More tree houses may be in Hawaii’s future: A new design aims to make stores, cafes and bars mimic nature with a sustainable structure.
Imagine if the movies “Fern Gully” and “Swiss Family Robinson” were real, and there were tree houses prevalent around the Islands that are also designed to be off the grid with a relatively small footprint (40 square feet to be exact). A Hawaii-based company, Elevate, intends to make this come true, and has roughly 48 hours to reach its Kickstarter goal of $56,580 to lease commercial real estate, construct another prototype and demonstrate the commercial application for this innovative building.
Designed by civil engineer, Nathan Toothman, the Elevate Structure idea came to the 40-year-old family man from a job on the North Shore that was flanked by foliage. “[The job] was surrounded by trees and I thought a tree would fit in very well with other trees,” explains Nathan.” I wanted something off the grid because there was no water supply out there so that’s the design of the center of the tree [house] where you can store a large quantity of water, then off the grid with solar panels. And raise it up because it’s safer from flood waters, intruders and more difficult to break in to. Just make it blend in and mimicking nature actually.”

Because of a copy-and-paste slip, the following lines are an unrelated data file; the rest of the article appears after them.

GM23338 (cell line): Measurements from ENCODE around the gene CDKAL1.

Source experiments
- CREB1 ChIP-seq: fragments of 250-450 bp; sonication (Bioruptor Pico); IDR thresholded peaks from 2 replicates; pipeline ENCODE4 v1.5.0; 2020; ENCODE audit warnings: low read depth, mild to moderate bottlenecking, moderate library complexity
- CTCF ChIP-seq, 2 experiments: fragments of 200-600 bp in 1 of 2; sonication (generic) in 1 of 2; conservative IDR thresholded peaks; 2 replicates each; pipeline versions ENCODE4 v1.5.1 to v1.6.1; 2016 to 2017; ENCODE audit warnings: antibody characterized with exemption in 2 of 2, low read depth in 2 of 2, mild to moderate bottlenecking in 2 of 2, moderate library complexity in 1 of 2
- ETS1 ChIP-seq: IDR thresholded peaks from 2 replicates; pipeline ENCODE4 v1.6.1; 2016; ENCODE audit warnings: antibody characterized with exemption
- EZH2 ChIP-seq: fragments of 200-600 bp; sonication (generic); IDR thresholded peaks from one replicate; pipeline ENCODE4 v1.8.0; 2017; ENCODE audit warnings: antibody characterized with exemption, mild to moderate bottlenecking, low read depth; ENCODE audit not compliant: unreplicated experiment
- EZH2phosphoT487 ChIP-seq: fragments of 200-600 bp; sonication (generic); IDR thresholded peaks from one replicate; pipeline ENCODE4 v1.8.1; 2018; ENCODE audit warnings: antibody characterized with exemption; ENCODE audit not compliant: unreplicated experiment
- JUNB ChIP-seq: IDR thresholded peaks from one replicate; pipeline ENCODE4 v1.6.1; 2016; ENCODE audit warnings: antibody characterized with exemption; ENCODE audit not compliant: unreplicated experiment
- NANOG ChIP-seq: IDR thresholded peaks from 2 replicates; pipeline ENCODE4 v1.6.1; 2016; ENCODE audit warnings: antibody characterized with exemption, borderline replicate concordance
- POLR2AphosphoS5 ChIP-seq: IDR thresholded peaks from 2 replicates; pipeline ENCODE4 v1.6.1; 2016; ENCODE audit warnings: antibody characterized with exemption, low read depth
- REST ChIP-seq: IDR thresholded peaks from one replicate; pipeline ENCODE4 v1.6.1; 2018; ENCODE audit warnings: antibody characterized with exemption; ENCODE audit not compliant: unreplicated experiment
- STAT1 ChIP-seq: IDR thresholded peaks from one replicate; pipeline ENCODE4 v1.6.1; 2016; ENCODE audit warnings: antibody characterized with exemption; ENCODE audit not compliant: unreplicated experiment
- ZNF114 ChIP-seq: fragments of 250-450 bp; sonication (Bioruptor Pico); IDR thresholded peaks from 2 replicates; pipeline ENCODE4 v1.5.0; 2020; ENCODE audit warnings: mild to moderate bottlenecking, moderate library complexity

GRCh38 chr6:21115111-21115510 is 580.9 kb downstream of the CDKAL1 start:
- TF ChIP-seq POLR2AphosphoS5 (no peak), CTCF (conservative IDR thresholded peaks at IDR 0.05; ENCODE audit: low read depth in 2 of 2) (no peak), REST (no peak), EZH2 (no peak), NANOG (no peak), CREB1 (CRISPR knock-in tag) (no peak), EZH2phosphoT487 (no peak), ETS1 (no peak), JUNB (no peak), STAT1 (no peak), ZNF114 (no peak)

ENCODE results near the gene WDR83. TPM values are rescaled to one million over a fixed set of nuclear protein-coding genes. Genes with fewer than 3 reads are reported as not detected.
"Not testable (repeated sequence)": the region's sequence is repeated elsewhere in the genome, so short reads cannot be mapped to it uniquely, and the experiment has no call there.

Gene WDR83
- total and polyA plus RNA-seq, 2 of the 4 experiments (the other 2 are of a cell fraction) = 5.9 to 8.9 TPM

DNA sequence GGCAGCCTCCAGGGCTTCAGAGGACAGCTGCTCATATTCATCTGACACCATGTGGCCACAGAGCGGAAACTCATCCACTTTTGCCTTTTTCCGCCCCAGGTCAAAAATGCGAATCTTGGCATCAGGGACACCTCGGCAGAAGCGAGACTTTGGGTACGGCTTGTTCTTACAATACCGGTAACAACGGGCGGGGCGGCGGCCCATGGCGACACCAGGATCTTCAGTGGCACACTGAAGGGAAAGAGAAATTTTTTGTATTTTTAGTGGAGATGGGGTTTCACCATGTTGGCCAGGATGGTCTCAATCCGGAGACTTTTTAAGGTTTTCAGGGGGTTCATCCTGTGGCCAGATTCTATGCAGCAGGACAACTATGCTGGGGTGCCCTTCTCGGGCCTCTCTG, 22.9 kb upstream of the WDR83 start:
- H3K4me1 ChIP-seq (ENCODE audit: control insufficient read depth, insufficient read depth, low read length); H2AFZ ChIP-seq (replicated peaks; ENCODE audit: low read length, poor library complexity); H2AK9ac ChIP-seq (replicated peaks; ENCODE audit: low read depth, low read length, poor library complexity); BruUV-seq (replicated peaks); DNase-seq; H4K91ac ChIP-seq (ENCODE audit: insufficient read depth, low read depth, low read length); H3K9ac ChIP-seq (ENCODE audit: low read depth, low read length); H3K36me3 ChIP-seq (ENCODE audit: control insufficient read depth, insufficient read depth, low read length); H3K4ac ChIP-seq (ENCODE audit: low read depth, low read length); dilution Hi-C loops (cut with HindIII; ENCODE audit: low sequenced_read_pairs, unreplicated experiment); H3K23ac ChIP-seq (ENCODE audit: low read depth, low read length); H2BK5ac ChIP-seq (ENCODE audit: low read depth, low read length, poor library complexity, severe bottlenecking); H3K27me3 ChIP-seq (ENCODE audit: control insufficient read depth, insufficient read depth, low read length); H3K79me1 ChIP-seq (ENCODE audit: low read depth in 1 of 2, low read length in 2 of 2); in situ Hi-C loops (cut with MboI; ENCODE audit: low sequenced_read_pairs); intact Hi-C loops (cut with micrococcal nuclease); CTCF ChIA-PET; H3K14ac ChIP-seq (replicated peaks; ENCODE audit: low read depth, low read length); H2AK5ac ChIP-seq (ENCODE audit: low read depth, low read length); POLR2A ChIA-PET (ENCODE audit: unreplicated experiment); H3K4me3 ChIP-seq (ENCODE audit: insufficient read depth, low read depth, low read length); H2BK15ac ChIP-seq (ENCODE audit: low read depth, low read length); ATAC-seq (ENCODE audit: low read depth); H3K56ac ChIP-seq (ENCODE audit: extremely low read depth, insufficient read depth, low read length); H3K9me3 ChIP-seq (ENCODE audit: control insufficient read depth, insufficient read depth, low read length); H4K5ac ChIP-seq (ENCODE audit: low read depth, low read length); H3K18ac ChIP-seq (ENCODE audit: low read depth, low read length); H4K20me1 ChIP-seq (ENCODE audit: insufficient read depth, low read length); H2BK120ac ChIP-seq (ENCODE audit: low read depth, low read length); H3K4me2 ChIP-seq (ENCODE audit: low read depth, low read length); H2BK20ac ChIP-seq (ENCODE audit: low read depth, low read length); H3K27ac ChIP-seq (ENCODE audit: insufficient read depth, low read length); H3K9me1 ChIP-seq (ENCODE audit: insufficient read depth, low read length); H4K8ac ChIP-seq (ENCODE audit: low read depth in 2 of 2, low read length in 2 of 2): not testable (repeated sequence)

The trunk of the tree house is designed to store 1,500 gallons of water, but, for commercial application, it can be converted to a drive-through window. In addition, the goal of the structure’s foundation is to have minimal environmental impact. The base is only 40 square feet and is made from steel micropiles and spot footers, which require less work and can be installed in a matter of weeks rather than months. While it occupies a small space on the ground, the amount of useable commercial space is exponential depending on the size of the main structure, which is available in three different sizes (250 sq. feet, 320 sq. feet and 400 sq. feet)—plus rooftop space.
Toothman realizes that land and space is becoming a valuable commodity in urban areas of Hawaii so the building is built to efficiently utilize small spaces in commercial areas. “Instead of taking up the valuable footprint because square footage is very valuable in Hawaii […] you elevate things up and you do it in a center point so you can still use parking around it and then you also keep the symmetry of a tree,” he says. “In Hawaii it’s really important, because we’re limited on space and we’re getting overcrowding more and more and more. Parking and traffic is getting worse all the time and [Elevate] can help address those issues.”